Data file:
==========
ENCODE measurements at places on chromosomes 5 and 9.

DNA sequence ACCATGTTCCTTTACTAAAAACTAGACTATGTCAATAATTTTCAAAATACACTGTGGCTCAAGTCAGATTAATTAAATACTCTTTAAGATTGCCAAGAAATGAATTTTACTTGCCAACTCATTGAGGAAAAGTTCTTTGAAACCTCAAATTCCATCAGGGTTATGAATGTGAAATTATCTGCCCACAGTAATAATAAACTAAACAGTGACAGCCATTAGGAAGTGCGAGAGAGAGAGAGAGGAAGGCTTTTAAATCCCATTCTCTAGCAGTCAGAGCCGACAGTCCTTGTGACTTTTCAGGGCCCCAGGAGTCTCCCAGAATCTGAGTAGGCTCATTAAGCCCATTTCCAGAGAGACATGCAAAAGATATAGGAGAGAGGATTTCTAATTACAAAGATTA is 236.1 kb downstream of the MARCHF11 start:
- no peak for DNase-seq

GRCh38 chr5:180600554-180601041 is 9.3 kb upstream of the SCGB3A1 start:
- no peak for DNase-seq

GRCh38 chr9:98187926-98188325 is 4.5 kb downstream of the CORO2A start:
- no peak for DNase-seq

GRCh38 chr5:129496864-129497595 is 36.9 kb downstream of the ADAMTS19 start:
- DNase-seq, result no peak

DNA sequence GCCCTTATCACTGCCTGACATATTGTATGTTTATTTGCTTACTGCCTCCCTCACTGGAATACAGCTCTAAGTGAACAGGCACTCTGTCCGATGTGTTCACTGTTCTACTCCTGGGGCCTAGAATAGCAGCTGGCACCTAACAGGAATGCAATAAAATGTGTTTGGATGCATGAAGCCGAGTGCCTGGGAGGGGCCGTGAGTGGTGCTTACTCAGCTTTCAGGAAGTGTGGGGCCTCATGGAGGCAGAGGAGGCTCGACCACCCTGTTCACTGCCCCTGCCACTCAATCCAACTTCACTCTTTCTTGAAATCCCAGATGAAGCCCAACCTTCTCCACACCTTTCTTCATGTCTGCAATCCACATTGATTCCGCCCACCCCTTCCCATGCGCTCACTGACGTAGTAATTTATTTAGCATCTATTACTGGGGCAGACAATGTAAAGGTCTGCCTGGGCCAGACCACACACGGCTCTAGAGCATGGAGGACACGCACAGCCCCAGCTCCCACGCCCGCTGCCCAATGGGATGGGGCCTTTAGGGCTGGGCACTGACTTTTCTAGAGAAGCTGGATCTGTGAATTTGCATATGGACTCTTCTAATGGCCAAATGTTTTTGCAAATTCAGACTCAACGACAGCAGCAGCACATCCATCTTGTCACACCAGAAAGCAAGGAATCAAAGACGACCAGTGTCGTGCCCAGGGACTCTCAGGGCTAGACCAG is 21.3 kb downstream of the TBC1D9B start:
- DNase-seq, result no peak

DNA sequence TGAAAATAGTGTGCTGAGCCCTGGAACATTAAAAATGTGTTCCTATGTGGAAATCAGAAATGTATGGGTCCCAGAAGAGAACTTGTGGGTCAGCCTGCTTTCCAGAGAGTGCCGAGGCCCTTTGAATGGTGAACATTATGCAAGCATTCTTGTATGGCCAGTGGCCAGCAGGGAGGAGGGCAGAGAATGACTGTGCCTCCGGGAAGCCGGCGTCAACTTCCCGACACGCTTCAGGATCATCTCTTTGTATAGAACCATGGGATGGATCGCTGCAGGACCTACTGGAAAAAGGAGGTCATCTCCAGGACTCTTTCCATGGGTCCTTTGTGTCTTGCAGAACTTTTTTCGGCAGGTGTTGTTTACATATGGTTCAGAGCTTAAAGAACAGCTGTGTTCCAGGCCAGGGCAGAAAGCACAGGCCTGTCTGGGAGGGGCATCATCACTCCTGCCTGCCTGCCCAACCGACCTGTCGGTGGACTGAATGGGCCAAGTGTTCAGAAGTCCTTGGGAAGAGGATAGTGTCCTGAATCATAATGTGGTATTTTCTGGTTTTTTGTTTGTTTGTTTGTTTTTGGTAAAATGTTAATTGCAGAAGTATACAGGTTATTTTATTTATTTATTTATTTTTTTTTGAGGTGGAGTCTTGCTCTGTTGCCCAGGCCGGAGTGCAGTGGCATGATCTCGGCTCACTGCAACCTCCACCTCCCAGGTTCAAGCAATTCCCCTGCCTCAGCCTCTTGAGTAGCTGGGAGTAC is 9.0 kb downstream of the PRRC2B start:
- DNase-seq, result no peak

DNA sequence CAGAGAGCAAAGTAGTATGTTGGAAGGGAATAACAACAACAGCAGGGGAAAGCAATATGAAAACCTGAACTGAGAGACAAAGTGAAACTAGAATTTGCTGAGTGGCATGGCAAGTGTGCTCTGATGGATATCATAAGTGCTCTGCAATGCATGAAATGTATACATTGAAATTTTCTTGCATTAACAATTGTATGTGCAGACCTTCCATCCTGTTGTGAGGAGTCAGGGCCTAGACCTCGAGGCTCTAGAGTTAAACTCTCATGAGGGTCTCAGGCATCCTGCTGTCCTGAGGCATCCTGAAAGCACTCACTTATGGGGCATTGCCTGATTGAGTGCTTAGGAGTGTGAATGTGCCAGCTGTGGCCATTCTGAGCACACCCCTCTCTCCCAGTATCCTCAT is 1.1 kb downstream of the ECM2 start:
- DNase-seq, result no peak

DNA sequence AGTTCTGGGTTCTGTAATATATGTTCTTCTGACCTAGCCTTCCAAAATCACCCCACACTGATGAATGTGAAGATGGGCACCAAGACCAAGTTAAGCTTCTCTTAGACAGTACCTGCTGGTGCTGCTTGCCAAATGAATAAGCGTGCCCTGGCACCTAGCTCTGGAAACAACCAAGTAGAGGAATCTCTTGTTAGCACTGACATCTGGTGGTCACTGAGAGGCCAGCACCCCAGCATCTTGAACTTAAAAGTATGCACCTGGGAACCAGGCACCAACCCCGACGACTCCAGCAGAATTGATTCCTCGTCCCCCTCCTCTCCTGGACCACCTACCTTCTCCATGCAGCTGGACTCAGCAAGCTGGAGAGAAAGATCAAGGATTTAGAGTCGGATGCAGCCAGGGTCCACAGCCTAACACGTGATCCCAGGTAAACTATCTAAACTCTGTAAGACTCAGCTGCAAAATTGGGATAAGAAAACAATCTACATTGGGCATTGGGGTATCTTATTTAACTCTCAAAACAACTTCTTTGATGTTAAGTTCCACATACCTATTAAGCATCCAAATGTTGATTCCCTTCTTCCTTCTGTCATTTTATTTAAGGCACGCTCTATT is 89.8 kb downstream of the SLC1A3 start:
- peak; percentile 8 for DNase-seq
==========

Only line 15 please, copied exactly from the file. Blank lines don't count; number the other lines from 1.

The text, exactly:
- DNase-seq, result no peak